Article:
September, 2009

September 30th, 2009

Strong Climate Business in Michigan?

FOR IMMEDIATE RELEASE CONTACT: Climate Counts, info@climatecounts.org

September 30, 2009 (603) 216-3788

Strong Climate Business in Michigan?

Michigan-based Steelcase and Whirlpool Have Top Climate Counts Scores Among Furniture and Large Appliance Makers

MANCHESTER, N.H. – Two Michigan-based companies are leading their sectors on climate commitment, according to new scores released today by Climate Counts. The non-profit reviewed 21 of the top companies in the Furniture & Home Furnishings and Large Appliance manufacturing sectors, and Steelcase and Whirlpool came out ahead. Whirlpool (61 points) and Steelcase (56 points) were the only companies in either of the two sectors to receive the Climate Counts “striding” designation (50 points or higher out of a possible 100). With estimates suggesting that 2009 job losses in Michigan may top 300,000, these two companies point to a possible trend: the alignment of corporate climate leadership with future economic stability in a region hard hit by the current recession.

“We’re certainly pleased to see solid corporate climate leadership coming out of Michigan and are hopeful it bodes well for the future growth of good, green jobs. We will be paying close attention to the efforts of these companies to show continued improvement,” said Wood Turner, Climate Counts Executive Director.

The Climate Counts Company Scorecard gives all consumers concerned with the climate crisis the ability to make informed purchasing decisions. Users can also visit ClimateCounts.org to send e-mail and Twitter messages to companies about their climate actions. Climate Counts plans to release an iPhone application later this year (in partnership with Mobile Feat) to help consumers not only access company climate scores while shopping but also send messages to those companies about their scores.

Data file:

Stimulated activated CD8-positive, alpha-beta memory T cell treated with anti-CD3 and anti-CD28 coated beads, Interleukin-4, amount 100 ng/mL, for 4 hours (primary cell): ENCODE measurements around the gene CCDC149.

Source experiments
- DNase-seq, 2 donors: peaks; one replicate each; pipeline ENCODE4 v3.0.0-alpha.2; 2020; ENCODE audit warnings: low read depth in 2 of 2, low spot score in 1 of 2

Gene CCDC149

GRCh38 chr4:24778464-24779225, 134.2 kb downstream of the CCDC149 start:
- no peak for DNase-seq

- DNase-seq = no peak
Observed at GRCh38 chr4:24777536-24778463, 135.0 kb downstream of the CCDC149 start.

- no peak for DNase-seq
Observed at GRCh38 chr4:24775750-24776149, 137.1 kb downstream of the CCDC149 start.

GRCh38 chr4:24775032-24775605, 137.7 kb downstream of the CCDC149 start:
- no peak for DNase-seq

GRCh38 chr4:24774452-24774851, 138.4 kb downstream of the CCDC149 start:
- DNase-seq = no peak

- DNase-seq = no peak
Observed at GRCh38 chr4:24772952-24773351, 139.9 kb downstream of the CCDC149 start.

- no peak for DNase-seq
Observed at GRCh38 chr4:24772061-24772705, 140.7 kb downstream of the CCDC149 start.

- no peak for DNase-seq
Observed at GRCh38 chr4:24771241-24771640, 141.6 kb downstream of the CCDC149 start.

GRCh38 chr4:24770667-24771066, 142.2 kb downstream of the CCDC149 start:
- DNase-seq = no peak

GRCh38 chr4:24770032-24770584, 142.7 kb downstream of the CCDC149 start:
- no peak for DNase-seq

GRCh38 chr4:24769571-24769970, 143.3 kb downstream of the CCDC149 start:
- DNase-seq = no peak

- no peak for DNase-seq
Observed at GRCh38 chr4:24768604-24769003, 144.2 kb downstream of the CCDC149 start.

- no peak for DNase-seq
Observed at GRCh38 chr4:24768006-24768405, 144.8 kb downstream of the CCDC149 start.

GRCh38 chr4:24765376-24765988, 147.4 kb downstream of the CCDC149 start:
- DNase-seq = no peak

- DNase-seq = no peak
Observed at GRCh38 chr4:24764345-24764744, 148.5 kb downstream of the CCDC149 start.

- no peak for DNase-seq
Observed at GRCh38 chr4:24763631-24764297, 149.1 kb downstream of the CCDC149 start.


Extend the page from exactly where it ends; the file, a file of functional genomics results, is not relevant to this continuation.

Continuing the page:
“It has never been a more important time for consumers to let companies know how concerned they are about climate change,” said Turner. “The only way to ensure coordinated, substantive action from companies and governments worldwide is for people to make their voices heard.”

Furniture Sector

Other companies in the Furniture sector show signs of following the sector leaders, or “starting” in the Climate Counts parlance. Herman Miller, another Michigan-based company, scored a 46, finishing second in Home Furnishing. Masco, maker of the KraftMaid brand of cabinets and other home furnishings, scored 39, while mattress maker Sealy and furniture maker La-Z-Boy both scored 16. Leggett & Platt scored 15 points, and HNI, maker of Allsteel and Hearth & Home products, scored 13. The remaining seven companies scored in the sector were considered “stuck” on climate change by Climate Counts, each scoring four points or below. That group included five of Sealy’s top mattress-making competitors.

Large Appliance Sector

The Large Appliance sector, makers of products responsible for approximately 20% of household energy use and significant household expenses, comprises companies that appear collectively more focused on climate change than furniture companies. Like the previously scored Electronics sector, appliance makers score relatively high. Following Whirlpool in the rankings were LG (49 points), Bosch and Siemens (45), and Electrolux (45). Miele and Emerson had respectively 23 and 21 points, and Kenmore – Sears’ appliance brand – came in at the bottom with 17 points. While all the companies in this sector show efforts to provide energy-efficient products to consumers, their efforts to reduce overall companywide impact on climate change vary significantly. (General Electric, also a maker of large appliances, has been scored previously by Climate Counts and currently scores 71.)

The Climate Counts Company Scorecard

Climate Counts scores companies (by revenue) on their actions to address climate change. The companies are scored on a 0-to-100 point scale based on 22 criteria that measure companies’ efforts to assess their own climate footprint, reduce their emissions, support (or block) progress on major climate legislation, and communicate their efforts clearly and comprehensively to consumers.

The Climate Counts Company Scorecard was developed with oversight from a panel of business and climate experts from leading non-governmental organizations and academic institutions. Criteria were chosen for their effectiveness at accomplishing a single goal – solving the global climate crisis. Since 2007, Climate Counts researchers have used these criteria to rate 143 companies (representing approximately 3,000 brands) in 16 industry sectors. Companies were given the opportunity to confirm or provide information gathered from public data sources. Information on all of the 143 scored companies is available at www.climatecounts.org. Updated scores for previously reviewed sectors are slated for release later this year.


About Climate Counts